Using radio waves to find contraband

October 29, 2001

Explosives or narcotics concealed in luggage, mailboxes or on a person can't hide from low frequency radio wave pulses which swiftly and safely detect the presence of the offending substance.

Based on technology developed by researchers at the Naval Research Laboratory (NRL) in Washington, D.C.,with support from the Federal Aviation Administration, the Technical Support Working Group of the Department of Defense, and Office of Naval Research, luggage detection equipment is being tested in airports in the U.S. under an NRL license to Quantum Magnetics, Inc., of San Diego, CA.

The technique used to zero in on explosives and narcotics is a process called nuclear quadrupole resonance (NQR). To find the target materials, low frequency radio wave pulses are emitted which momentarily disturbs the alignment of certain nuclei within the material. The pulsing causes the nuclei to realign and send out a unique weak radio signal. A sensor coil, patented by NRL, then hears this signal, which a computer analyzes to determine the presence and type of material found.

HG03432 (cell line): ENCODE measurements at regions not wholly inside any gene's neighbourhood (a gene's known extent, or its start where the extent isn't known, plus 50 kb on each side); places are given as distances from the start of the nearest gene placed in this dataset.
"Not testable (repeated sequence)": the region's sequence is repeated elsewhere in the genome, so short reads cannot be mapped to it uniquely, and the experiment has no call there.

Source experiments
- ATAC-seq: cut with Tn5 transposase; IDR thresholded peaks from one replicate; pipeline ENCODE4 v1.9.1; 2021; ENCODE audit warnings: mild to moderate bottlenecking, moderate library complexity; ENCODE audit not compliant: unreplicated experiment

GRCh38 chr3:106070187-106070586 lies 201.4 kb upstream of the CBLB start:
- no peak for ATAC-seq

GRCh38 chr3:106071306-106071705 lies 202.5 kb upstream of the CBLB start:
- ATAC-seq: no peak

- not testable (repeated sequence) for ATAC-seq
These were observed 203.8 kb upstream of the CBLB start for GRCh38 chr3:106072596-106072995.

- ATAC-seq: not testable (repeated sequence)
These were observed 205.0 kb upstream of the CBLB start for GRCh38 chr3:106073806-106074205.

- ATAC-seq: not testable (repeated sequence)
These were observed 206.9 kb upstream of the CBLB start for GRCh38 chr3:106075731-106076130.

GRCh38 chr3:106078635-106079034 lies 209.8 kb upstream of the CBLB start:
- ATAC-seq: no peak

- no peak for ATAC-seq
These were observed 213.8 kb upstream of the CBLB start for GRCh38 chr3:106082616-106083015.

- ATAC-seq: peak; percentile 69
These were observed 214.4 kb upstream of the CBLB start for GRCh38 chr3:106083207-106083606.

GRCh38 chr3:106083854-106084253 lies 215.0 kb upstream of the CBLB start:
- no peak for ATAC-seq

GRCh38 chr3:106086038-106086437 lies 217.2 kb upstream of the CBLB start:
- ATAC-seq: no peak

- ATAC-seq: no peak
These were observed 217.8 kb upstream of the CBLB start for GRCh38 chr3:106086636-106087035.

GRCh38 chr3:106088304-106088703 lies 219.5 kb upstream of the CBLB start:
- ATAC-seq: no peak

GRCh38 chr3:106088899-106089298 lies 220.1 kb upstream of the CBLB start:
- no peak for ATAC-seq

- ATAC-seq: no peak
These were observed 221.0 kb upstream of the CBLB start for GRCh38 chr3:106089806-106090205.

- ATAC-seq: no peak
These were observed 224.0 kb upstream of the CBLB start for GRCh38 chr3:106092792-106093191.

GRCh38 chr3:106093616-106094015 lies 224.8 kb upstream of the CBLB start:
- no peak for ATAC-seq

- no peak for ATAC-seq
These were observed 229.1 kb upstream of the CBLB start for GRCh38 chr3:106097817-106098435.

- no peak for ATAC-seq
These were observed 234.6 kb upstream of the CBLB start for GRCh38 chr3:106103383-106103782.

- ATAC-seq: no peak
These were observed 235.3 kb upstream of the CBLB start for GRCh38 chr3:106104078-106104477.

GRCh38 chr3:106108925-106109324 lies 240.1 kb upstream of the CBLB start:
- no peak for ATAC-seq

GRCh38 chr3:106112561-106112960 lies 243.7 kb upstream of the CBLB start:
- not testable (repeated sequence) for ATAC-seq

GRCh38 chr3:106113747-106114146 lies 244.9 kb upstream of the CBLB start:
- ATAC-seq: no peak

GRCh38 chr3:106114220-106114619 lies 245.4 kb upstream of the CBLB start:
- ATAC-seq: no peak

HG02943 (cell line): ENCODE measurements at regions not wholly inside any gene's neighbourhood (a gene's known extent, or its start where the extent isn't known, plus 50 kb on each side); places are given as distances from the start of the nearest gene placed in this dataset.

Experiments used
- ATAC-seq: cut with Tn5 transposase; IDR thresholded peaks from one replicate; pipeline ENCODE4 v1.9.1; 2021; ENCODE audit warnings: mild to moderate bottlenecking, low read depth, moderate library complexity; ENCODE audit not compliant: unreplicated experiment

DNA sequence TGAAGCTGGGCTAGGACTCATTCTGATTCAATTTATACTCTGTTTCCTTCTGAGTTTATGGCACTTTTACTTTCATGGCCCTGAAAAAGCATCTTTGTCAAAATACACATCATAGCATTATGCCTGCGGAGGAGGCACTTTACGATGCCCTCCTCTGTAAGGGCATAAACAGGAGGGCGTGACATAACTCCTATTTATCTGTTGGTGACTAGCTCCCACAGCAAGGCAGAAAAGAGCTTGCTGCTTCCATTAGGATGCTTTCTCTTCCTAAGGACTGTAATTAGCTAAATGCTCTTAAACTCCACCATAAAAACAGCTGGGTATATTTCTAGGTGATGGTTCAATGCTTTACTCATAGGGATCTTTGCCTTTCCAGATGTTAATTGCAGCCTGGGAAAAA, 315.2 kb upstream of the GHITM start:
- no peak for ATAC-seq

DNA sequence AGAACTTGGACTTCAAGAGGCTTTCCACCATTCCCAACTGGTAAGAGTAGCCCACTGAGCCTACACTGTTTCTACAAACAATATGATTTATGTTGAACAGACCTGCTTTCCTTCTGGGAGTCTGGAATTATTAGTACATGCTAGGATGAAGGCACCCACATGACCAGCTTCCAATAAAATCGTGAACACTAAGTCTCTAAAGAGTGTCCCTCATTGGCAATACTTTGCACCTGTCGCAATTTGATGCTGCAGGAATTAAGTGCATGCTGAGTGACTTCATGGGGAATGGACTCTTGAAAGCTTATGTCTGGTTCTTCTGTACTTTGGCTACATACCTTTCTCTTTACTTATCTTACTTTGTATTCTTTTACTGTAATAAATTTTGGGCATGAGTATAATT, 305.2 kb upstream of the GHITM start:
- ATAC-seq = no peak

NQR is especially effective for land mine detection because today's plastic-encased land mines have tiny metal firing mechanisms that require extremely sensitive metal detectors that also hone in on shell casings, nails and wire - leading to more false alarms than actual mines. With NQR, the explosives, the very essence of the mine, are being detected.
For more information on the research behind the NQR if you are working media, please call Audrey Haar, 703-696-2869, or email

Office of Naval Research

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